The text of DEMO program RBM in supervised learning

## Elementary Restricted Boltzmann Machine and Contrastive Divergence algorithm

When reading articles about restricted Boltzmann machines I found that its importance, efficiency and complexity is highly exaggerated by the authors. May be it is only my impression, but I saw it as very bad explained elementary technique. This article and java code is my attempt to explain it in readers friendly way.

Let us consider all possible bytes with 4 positive bits. Assume we need to sort them into two conventional groups with centered bits 00111100 and spread apart bits 11000011. These two bytes are ideal cases of centered and spread bits, the others may not be an ideal case, we may see this byte 01011100 as rather centered than spread and this byte 11000101 as rather spread than centered. So we want a utility that examines each byte and, if byte has 4 positive bits, classify it as centered or spread by assigning measures of belonging to each class, for example, 80% centered and 20% spread.

#### Elementary logical solution

Let us consider the weight matrix W

 1 1 -1 -1 -1 -1 1 1 -1 -1 1 1 1 1 -1 -1

Let us call our ideal centered and spread bytes as training sample and multiply it by weight matrix
 1 1 -1 -1 -1 -1 1 1 -1 -1 1 1 1 1 -1 -1
 1 0 1 0 0 1 0 1 0 1 0 1 1 0 1 0
 4 -4 -4 4

The result can be interpreted as numerical characteristic of belonging the tested binary vector to a particular class. Positive number is "YES" and negative number is "NO". In order to make this result closer to our intuitive understanding they introduced function SIGMOID(x) = 1/(1 + exp(-x)). It maps every scalar to a scale (0,1). When we say we apply SIGMOID to a vector or matrix that means we apply it to its every element. After application of SIGMOID to result we get matrix

 0.98 0.02 0.02 0.98

If we round result matrix it turns into identity matrix. If we make left multiplication of identity matrix with weight matrix and apply SIGMOID to result we'll get approximate training sample. So the following is true with stipulation that equalities are approximate

SIGMOID( W * T) = I
SIGMOID( I * W) = TT

where W is weight matrix, T is training sample, I is indicator of which class our sample belong to and superscript denotes a transpose operation.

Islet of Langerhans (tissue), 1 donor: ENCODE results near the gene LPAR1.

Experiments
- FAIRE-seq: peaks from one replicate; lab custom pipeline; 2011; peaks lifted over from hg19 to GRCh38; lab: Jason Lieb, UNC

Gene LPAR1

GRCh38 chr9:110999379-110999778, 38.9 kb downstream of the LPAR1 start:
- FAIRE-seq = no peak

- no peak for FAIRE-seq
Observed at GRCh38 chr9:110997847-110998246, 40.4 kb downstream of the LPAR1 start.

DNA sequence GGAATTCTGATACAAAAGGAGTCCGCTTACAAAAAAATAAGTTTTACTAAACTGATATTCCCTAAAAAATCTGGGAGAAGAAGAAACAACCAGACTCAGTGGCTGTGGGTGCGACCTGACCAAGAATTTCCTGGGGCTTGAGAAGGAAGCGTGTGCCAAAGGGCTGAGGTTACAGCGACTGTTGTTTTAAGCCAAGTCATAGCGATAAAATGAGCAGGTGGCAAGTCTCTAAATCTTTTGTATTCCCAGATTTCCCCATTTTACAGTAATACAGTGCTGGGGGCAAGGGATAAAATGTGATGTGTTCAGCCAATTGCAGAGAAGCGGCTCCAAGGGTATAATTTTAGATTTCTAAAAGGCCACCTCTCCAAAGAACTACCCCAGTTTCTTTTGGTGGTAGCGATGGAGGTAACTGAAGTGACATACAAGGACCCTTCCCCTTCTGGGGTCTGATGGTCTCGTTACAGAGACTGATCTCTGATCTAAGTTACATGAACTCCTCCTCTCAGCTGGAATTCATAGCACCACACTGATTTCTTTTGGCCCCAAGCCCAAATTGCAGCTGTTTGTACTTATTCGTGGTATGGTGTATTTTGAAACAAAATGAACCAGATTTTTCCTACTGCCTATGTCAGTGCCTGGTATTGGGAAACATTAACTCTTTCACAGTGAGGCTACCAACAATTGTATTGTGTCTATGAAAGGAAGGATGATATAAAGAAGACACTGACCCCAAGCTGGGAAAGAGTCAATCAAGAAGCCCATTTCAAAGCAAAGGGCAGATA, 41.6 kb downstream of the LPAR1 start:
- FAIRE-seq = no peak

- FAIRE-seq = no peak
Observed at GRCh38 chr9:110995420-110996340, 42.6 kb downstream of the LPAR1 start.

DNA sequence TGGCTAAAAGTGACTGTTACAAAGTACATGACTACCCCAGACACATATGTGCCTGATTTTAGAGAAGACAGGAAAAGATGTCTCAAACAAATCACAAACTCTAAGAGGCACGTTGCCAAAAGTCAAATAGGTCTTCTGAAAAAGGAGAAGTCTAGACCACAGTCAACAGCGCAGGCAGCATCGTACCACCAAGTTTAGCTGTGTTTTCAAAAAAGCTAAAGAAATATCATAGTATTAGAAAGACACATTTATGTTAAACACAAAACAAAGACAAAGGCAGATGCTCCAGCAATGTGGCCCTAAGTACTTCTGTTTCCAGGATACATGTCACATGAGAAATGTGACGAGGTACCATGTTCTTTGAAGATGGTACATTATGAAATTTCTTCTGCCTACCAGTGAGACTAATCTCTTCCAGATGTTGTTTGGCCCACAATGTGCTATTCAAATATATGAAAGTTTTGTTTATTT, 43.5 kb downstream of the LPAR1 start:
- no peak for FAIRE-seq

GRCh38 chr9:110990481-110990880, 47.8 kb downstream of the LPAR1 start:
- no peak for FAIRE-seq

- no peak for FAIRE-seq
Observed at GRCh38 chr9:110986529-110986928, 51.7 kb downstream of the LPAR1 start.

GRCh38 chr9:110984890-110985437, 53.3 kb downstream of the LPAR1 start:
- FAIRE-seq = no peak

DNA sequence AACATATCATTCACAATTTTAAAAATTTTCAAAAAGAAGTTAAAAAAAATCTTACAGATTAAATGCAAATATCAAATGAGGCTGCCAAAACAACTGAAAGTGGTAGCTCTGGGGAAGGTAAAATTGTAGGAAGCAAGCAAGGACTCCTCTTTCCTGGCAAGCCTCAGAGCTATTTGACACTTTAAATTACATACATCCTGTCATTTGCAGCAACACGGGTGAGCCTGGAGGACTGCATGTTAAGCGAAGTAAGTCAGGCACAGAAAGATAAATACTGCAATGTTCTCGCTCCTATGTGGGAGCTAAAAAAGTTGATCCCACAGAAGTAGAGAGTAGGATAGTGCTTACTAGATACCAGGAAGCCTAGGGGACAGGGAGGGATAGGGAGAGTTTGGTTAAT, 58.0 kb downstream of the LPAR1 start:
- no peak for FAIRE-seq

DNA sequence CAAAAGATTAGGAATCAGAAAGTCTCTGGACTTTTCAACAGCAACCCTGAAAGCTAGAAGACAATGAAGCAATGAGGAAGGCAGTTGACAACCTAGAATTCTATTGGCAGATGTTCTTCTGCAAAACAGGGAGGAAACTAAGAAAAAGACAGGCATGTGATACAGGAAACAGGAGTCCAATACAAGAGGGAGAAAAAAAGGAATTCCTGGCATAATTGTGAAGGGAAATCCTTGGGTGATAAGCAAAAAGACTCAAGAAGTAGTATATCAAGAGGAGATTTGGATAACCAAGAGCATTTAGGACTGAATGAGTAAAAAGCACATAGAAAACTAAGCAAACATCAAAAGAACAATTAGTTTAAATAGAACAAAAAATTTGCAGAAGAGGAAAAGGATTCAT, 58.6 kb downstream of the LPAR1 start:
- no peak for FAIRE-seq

In this example the elements of weight matrix were logically assigned, but they supposed to be built on collected data. We show how to do that in the next section.

#### Contrastive Divergence

We can see that properly built weight matrix solved the problem of classification of training sample and therefore can be used for quantitative evaluation of other data. There are several algorithms that lead to building of weight matrix via multiple formal steps. One of them is Constructive Divergence.

Let us first examine our data. We have two matrices, which are training sample and class identity matrix
 1 0 1 0 0 1 0 1 0 1 0 1 1 0 1 0
 1 0 0 1

The standard terminology used in RBM is to call elements of training vectors as visible units, because we know them and elements of class identity matrix as hidden units, because they are unknown upfront. Anyone familiar with linear algebra can see the similarity with finding of left pseudoinverse T+ T = I , which is known for a century. I did not compare myself what is more effective contrastive divergence or pseudoinverse, I only point to strong similarity.
In our case we have 8 visible units, which may take values 0 or 1 and two hidden classes. We need to find weight matrix that computes numerical ratio of belonging the provided combination of values in visible units to a class. We know that sample 11000011 belong to class 1 and sample 00111100 belong to class 2.

The contrastive divergence algorithm is elementary:
• 1. Assign random values to weight matrix W.
• 2. Select any training sample vector (in our case it is column in training matrix)t.
• 3. Compute first hidden vector h1 as SIGMOID(W * t) = h1.
• 4. Make elements of h1 either 0 or 1, I make only one value equal 1, and all others 0.
• 5. Having this modified hidden vector h1 compute visible vector v as SIGMOID(h1 * W) = vT.
• 6. Make elements of vT either 0 or 1, in this case it is possible to have multiple 1.
• 7. Having vT compute another hidden vector h2 as SIGMOID(W * v) = h2.
• 8. Now having t, h1, v, h2 update matrix W as W = W + learningRate * (t * h1T - v * h2T), where learning rate is parameter from (0,1) interval, t * h1T and v * h2T are matrices of the first rank with elements either 0 or 1.
• 9. Repeat all starting from (2) for all training vectors multiple times until W becomes stable.

I considered only small, but critical for understanding, part of RBM. I recommend to read more. I did not follow standard terminology only to make understanding of RBM easy. I recommend to use standard terminology, of course. The other interesting part of RBM (not addressed here) is unsupervised learning, when large set of data is available but there is no training sample. I hope after this elementary introduction the other materials about RBM will become clear for a new to the subject reader.

#### Is RBM really new?

When we have training sample, the efficiency of the method lays in coefficients of the weight matrix. So it is not clear why to bother with RBM. We have known binary matrix of training data and we have known matrix with positive or negative ones indicating where each individual column of training data belong to, as it is shown below. We can apply many utilities of linear algebra packages to find W, such as finding pseudoinverse or singular value decomposition, or elementary least squares with regularization to smooth elements of W, or other.
 w11 w12 ... w1n w21 w22 ... w2n ... ... ... ... wm1 wm2 ... wmn
 b11 b12 ... b1k b21 b22 ... b2k ... ... ... ... bn1 bn2 ... bnk
 1 -1 -1 ... -1 ... ... ... ... ... -1 -1 -1 ... 1

When W is found we can apply SIGMOID to result and declare it RBM.

Andrew Polar, Dec, 2017.